The Power Hardware-in-the-Loop Laboratory (PHiLsLab) is jointly operated and used by the Institute of Mechatronics in Mechanics (iMEK) and the  Institute of Electrical Power and Energy Technology (ieet) . Es dient der Entwicklung und Erprobung neuer innovativer Lösungsansätze für das ZusammenspIt is used to develop and test new innovative solutions for the interaction of fluctuating energy generation, consumption and storage. It allows the testing of various hardware components and control strategies in a real-time simulated test environment.

In the PHiLsLab, the Hardware Under Test (HUT) connected to a simulation and its behavior are evaluated. This simulation runs on a real-time simulator that represents the Rest of System (ROS). This can be any complex power system. The simulated behavior of this Rest of System is amplified using power amplifiers to obtain the currents and voltages required to replicate the system. The PHiLsLab is specialized in the simulation of island grids/microgrids and their integration into an electrical grid. Besides the simulation of photovoltaic generators and battery storage systems, it allows the simulation of auxiliary services and the behavior in fault conditions. Extensive safety mechanisms in software and hardware avoid damage during tests of novel components/control strategies.


The laboratory can be used in a variety of ways and is equipped with precise, high-resolution measurement technology to also test a wide range of hardware components. These hardware components can be connected to the simulated ROS using three single-phase linear power amplifiers from Spitzenberger & Spies (22.5 kW in total) and are thus tested in arbitrary states. The simulation can be performed on simple microcontrollers, a programmable logic controller (PLC) or a real-time simulator (OPAL-RT). This enables investigations that would otherwise have to be realized in field tests.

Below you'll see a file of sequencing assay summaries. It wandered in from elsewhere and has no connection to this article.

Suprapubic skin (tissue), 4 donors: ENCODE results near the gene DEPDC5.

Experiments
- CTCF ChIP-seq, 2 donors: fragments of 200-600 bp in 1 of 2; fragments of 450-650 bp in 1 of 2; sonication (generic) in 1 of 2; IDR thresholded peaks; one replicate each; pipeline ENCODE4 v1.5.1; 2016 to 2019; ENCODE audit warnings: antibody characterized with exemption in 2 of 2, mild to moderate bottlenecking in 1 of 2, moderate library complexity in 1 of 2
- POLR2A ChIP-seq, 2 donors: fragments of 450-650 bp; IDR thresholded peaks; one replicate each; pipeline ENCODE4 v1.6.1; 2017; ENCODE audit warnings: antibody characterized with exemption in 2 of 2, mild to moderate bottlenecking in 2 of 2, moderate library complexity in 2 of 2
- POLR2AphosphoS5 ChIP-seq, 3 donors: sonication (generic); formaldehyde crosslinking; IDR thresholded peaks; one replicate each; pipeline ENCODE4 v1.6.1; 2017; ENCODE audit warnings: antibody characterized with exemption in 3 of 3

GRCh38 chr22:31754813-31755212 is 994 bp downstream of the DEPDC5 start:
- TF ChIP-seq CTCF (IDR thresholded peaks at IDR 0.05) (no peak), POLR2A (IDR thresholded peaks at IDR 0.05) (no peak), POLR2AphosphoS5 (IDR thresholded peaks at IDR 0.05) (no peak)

In addition to a network simulation with a short-circuit power of up to 100 kVA, a hybrid storage system with lithium-ion batteries, a photovoltiac simulation and three-phase battery inverters (grid-forming and grid-following/grid-supporting) are available. Furthermore, loads with variable power and variable power factor (pure resistive to inductive and capacitive) are available, which can be operated symmetrically or asymmetrically. Non-linear loads are implemented, which additionally allow the investigation of harmonic effects on the power system.


Currently, the laboratory is being extended with a powerful DC part, so that a wide range of investigations will be possible.

In PHiLsLab the following investigations have been carried out so far, among others:

  • High-current measurements as endurance tests to validate thermal durability

  • Investigation of various controls of battery storage systems in microgrids

  • Testing of innovative solutions for the design of intelligent decentralized energy systems

Selected existing equipment:

  • three single-phase linear amplifiers from Spitzenberger & Spies APS7500, 7.5kWeach
    • AC max. 270V rms, DC max. 425V
    • Modulatable
    • Energy can be recuperated
    • Voltage or current controlled
    • Additional connectable high current transformer with rectifier
    • Frequency of up to 30 kHz

  • Simulators:
  • measuring instruments:
    • Zimmer LMG 670
    • Multi-channel sampling systems up to 250 kSamples
    • Data acquisition software Dasylab 2020®

  • further hardware:
    • Battery inverter Sunny Island (company SMA), 3-phase, 5kVA each, 40 kWh LiFePo battery
    • PV simulator
    • Power simulation
    • Various consumers: L,C, frequency converter, ASM and PMSM, load resistors up to 50kW continuous load, fans, pumps and much more